For the first time in decades, Canada's famed National Ballet has begun to tour internationally. Artistic Director, Karen Kain, remembers how exciting it was to tour when she was a Prima Ballerina, and she undestands her dancers' wishes to have their skills brought to the attention of a wider audience. With a dancer's career being of such as short duration, exposure to a larger audience can open doors in a performance vehicle that is rife with limitations. So few urban centers can support large ballet companies, resulting in an audience base being "limited"; chances to show what you can do are similarly constrained. In the year of the National Ballet's 60th anniversary, Karen made the move to show the world just what this company can put on stage.
The first city on the tour was Los Angeles, a city that knows ballet to be sure, but a city that is is often not associated with that art form. The next stop, months later, was WashingtonD.C. -- a city better known for its political arts, despite its rich artistic offerings. In both these cities, the company performed the Royal Ballet and National Ballet of Canada's Alice. Choreographed by the astounding Christopher Wheeldon, and with an original score by Joby Talbot, Alice is a 21st Century ballet, quick-paced and varied in approach. From Washington, the company went directly to Ottawa's National Arts Centre to perform Ratmansky's new Romeo and Juliet. In April the company will hit the road again, this time bringing, Romeo and Juliet (or "R+J", as it is affectionally labelled) to the famed Sadler Wells Theatre in London, England. Exhausting? You bet! Especially when you remember that in addition to this touring the company is maintaining its entire performing season at the Four Seasons Centre in Toronto.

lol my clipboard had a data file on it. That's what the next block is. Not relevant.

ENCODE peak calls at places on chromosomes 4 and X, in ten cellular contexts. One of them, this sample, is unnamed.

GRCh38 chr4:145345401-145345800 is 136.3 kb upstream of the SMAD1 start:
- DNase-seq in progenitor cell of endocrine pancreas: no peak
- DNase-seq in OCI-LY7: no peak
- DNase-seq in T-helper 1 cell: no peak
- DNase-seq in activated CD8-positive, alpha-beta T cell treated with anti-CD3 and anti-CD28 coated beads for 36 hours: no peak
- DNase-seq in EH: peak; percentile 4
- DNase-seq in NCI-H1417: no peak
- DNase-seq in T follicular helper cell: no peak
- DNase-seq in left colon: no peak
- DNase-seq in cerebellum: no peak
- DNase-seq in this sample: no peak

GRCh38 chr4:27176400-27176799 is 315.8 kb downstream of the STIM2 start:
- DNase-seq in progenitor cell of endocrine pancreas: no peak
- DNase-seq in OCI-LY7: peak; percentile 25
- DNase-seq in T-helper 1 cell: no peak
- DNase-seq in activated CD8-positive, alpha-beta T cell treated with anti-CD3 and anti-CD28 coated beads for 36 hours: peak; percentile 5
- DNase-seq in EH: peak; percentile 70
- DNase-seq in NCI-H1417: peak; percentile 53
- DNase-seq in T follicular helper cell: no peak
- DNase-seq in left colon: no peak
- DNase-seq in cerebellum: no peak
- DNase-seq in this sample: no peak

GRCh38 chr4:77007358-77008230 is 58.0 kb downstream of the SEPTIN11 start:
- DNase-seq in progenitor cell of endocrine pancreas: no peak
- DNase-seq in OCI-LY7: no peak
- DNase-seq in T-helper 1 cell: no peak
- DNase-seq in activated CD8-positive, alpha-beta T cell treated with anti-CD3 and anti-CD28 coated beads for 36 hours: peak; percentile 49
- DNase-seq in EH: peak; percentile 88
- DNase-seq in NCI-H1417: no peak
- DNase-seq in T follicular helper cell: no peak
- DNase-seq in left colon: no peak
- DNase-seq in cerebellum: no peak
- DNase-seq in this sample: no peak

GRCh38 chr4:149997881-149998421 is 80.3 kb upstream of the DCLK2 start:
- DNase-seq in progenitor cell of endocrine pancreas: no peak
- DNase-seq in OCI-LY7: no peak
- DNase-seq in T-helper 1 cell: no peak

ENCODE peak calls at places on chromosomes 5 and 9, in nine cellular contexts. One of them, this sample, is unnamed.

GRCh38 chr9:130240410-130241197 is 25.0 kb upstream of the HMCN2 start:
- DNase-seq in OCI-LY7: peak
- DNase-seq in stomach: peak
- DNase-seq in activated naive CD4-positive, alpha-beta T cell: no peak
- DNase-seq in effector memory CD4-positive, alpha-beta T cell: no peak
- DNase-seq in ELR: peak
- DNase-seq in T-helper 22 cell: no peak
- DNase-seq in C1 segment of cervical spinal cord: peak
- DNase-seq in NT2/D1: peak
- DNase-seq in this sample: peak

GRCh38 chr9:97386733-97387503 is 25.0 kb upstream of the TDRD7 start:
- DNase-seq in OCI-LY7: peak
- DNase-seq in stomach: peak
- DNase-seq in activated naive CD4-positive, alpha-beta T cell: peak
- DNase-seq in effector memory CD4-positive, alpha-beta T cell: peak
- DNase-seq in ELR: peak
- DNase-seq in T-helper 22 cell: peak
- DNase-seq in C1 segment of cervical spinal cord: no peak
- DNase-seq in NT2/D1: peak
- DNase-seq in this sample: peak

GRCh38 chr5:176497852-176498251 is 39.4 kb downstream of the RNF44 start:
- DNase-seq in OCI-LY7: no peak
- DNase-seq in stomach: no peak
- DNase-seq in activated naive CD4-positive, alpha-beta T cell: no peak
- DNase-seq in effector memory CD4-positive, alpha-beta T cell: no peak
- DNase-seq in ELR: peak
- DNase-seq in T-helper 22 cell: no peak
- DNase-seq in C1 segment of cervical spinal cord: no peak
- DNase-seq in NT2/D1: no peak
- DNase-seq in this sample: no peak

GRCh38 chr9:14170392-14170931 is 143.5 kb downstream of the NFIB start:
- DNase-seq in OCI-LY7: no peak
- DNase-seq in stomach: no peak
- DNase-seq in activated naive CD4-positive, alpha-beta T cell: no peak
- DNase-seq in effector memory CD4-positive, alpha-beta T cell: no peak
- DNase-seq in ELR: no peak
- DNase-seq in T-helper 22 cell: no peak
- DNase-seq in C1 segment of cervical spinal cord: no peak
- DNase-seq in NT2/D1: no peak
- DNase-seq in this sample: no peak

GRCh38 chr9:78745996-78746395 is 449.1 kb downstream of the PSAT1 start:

It is one heck of a lot of frequent flyer miles. And truck miles too -- for the entire production of sets and costumes, props and lighting, has to reach each destination on time, and without a hitch.
Is it stressful? It would have to be to coordinate all those moving parts. There are new roles to learn, old roles to rehearse, and new audiences to delight... plus new stages to work within, each with its idiosyncratic needs.
I went to Washington as one of many board members associated with the company. There was a busload of us. I think it's fair to say you could call us ballet groupies. Many of us had seen Alice before -- some in London two years ago at the Royal Ballet premiere, some at our home theatre, the Four Seasons Centre, and some in Los Angeles late last year. But there were a few Alice "virgins," those seeing it for the first time.
Comparing our responses to that of the audience was almost as interesting as watching the performance. It was evident that those in our group who were seeing it for the first time responded very much as the audience did, finding the Mad Hatter's tapping engaging and the Red Queen's antic movements to be a "show stopper." Meanwhile, those who had seen a number of performances became intrigued by how differently the Washington audience responded. While watching, they were more reserved than the audiences in London and Toronto. They barely interrupted the flow of movement and music to register their response. Did they not like it, or did they not think it was amusing? Or, were they so captivated that they daren't move in their seats, somehow fearing that any movement or noise would break the magic spell? Who could tell? We were strangers in a theatre that had no guideposts to help us gauge the impact.
Standing about, trying to eavesdrop in the intervals was a bit of help, but only the curtain call ended our suspense. So we waited... until the curtain came down on a very "modern" Alice and Jack, with Wonderland now safely back in the imagined past. The roar was thunderous -- and heartfelt. People cheered, calling out loudly. They clapped. They stood up. And then they clapped some more. Yes, they did love our White Rabbit, and they thought the Mad Hatter and Footmen were perfect. As for the Red Queen, she was hilarious. And, like the rest of us, they fell in love with our lovers, Alice and Jack.